I might have skipped this semi-autobiographical novel entirely if I’d only read James Wood’s rather negative opinion in his New Yorker review. Luckily a friend pointed me toward Johanna Fateman’s Bookforum review, and I reconsidered. It’s a strangely tricky book, as I suspect readers will either relate or entirely not-relate to the character Sheila’s ambition to be the best person she can be. But those who do relate may enjoy how she explores this conceit, while others may be disgusted by the ugliness of it and what that, indirectly, says about them.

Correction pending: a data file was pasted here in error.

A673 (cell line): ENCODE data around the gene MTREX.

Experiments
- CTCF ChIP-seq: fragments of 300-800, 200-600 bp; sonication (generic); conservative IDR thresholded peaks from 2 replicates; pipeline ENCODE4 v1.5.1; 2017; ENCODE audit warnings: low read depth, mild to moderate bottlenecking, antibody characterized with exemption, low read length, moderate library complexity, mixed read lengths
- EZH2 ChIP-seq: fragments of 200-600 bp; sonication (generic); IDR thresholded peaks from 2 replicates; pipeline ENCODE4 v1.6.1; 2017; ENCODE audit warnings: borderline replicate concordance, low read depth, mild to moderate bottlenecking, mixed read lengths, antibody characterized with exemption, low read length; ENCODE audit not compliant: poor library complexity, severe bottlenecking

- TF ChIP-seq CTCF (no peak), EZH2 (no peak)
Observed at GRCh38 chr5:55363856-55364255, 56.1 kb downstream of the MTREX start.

The story doesn’t have a traditional structure with its confessional nature and sections written in play form and emails written as lists and one notably lewd chapter. But this makes sense in context, and there is a wry, melancholy humor that I appreciate. Though the middle part of the book started to drag a little, by the end I felt uplifted.
Life is not a harvest. Just because you have an apple doesn’t mean you have an orchard. You have an apple. Put a fence around it. Once you have put a fence around everything you value, then you have the total circle of your heart.